Decision to increase tariff on imports will trigger inflation: Food industry Leaders
Hospitality Biz India , Feb 09, 2018
Leaders of the food processing industry in the country have opined that the budget proposal to levy custom duty on more than 50 items across 10 sectors will trigger inflation in the long run as industry transfer the burden to the consumers through the finished products. While the government’s desire is to protect the domestic industry and encourage Make in India, the CEOs of the food and food processing industry in the country feel that the decision will ultimately end up in creating “sectoral differences”.
Speakers at a panel discussion organised as part of the 11th annual FoodWorld India by FICCI in Delhi, questioned the rationale of introducing tariffs. While more than half of the edible oil demanded in the country is met through imports, the industry felt that the decision to impose tariffs will put additional burden on the consumers.
Suresh Narayanan, Chairman & Managing Director, Nestle India said that the question is whether India has the technological capabilities to produce ingredients which are really high-end that companies like Nestle use in their products. There is some amount of import necessary to adhere to standards. When duties are imposed on imports, the prices are bound to go up for products. “Any kind of policy that is seen to protect the domestic industry is a short-term solution to a longer term strategy that we need to work on,” he said.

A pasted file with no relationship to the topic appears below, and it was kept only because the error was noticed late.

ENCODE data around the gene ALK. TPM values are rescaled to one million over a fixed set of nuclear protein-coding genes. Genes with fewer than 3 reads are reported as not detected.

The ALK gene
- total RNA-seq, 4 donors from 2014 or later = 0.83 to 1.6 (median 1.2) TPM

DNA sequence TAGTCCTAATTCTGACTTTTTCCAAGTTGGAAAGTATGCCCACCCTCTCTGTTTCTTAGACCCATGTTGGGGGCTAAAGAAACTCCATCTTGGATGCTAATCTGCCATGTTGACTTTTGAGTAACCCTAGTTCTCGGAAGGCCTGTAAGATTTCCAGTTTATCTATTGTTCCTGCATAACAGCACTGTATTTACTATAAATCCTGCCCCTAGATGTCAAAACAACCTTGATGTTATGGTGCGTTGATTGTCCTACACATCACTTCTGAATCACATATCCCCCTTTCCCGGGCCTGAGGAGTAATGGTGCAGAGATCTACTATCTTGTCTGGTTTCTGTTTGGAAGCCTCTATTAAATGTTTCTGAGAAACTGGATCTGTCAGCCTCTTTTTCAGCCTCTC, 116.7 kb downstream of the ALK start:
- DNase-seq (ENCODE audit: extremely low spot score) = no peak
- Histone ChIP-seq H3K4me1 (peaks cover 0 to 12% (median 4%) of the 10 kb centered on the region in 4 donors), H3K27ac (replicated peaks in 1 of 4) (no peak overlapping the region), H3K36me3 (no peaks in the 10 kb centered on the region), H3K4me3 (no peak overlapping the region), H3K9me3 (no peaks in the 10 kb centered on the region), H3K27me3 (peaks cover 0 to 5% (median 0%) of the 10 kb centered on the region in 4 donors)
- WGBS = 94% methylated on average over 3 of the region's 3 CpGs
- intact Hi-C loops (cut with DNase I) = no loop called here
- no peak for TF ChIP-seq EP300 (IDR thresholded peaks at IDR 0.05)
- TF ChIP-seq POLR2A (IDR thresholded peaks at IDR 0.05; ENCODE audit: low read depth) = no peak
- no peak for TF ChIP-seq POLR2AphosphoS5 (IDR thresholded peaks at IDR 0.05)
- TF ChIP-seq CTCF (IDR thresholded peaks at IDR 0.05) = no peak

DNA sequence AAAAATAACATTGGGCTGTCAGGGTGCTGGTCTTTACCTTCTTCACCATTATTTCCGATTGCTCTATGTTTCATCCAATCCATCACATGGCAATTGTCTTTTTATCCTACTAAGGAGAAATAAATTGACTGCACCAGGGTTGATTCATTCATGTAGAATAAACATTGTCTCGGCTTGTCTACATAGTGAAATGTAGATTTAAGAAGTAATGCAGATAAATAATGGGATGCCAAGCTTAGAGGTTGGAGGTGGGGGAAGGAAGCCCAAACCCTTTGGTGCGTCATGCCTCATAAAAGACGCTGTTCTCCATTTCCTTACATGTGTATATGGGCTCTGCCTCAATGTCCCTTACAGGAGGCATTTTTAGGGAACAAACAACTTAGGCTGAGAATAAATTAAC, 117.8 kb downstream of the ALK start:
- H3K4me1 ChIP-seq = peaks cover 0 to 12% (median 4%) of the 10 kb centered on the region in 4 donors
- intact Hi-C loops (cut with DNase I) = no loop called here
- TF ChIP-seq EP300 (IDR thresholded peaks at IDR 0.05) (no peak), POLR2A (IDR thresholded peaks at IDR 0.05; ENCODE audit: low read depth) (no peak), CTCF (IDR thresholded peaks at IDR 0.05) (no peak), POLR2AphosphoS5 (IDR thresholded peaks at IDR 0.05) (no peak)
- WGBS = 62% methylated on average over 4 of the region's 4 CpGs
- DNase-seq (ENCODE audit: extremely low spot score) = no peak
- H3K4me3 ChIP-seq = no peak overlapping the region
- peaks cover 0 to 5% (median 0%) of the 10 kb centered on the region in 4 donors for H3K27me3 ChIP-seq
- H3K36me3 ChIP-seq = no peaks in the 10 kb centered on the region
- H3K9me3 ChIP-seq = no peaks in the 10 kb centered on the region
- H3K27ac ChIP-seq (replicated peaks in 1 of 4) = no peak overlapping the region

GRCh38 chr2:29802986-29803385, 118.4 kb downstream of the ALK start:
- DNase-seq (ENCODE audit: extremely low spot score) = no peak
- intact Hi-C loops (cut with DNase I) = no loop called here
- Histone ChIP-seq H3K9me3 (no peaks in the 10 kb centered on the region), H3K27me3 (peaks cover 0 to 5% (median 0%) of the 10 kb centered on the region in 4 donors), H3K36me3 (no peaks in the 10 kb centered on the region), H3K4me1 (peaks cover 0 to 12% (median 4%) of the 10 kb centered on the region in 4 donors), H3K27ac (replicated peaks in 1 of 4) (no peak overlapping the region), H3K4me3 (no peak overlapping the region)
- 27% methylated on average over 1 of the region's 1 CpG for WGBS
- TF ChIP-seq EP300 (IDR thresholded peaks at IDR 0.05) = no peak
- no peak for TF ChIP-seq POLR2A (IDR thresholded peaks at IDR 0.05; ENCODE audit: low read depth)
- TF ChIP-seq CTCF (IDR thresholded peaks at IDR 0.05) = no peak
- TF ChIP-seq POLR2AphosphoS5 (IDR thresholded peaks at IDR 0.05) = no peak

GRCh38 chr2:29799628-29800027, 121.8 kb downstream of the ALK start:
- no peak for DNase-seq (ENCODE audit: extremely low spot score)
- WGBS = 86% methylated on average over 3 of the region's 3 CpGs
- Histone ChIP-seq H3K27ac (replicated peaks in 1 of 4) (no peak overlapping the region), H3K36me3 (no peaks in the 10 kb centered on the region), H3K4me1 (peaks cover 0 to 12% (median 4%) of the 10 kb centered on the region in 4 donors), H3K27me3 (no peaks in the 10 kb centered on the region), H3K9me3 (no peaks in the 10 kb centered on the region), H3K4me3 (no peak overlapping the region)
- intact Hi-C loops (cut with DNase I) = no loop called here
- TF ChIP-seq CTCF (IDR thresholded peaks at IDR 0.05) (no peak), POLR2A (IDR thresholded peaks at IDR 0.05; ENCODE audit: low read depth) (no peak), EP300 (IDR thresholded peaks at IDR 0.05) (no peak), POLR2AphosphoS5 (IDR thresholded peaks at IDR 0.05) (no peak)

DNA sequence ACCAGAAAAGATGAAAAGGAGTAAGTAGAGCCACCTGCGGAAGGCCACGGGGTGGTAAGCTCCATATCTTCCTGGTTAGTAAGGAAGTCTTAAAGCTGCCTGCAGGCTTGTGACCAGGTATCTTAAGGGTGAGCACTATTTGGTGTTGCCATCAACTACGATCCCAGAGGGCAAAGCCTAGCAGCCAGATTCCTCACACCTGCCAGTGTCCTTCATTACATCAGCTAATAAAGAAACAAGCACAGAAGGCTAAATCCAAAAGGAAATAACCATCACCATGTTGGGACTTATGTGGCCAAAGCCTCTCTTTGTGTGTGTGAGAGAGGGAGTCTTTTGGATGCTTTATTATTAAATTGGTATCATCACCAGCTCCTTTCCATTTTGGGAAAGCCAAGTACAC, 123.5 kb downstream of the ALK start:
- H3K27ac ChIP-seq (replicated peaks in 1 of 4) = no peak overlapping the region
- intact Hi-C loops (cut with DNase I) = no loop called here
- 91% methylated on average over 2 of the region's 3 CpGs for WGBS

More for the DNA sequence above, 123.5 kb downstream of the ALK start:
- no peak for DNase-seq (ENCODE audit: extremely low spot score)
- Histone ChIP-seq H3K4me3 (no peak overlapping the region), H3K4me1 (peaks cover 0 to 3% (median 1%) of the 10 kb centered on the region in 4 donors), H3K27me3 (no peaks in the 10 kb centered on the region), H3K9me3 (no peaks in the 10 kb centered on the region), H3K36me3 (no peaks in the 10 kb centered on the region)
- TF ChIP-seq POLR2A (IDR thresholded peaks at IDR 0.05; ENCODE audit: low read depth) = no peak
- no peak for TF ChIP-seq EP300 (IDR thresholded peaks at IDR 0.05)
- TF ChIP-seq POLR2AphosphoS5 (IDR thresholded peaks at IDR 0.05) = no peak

Commenting on the issue, Siraj Chaudhry, Chairman, Cargill India, opined that while the lower inflation and lower commodity prices of major commodities give the legroom for government to bring in tariffs in the guise of protecting the local farmers and manufacturers, the challenge before the government would be how quickly they will be able to bring it down when the reverse journey of commodity prices happens.
Vikas Mittal, Managing Director-India & Subcontinent, McCain Foods also cautioned that such tariffs will result in “sectoral differences” in the long run. Such tariffs are beneficial where local capabilities exist, but in sectors where no local capabilities exist, imposition of duties will create long-term challenges, he observed.
“We need to be careful while imposing tariff on imports,” said Parth Patel, Business Director, South Asia, DuPont. Hemant Malik, CEO – Food Division, ITC Ltd., citing the way duties have been increased indiscriminately between last July and November, said that an additional 10% would definitely jack the prices up of such products in the market.
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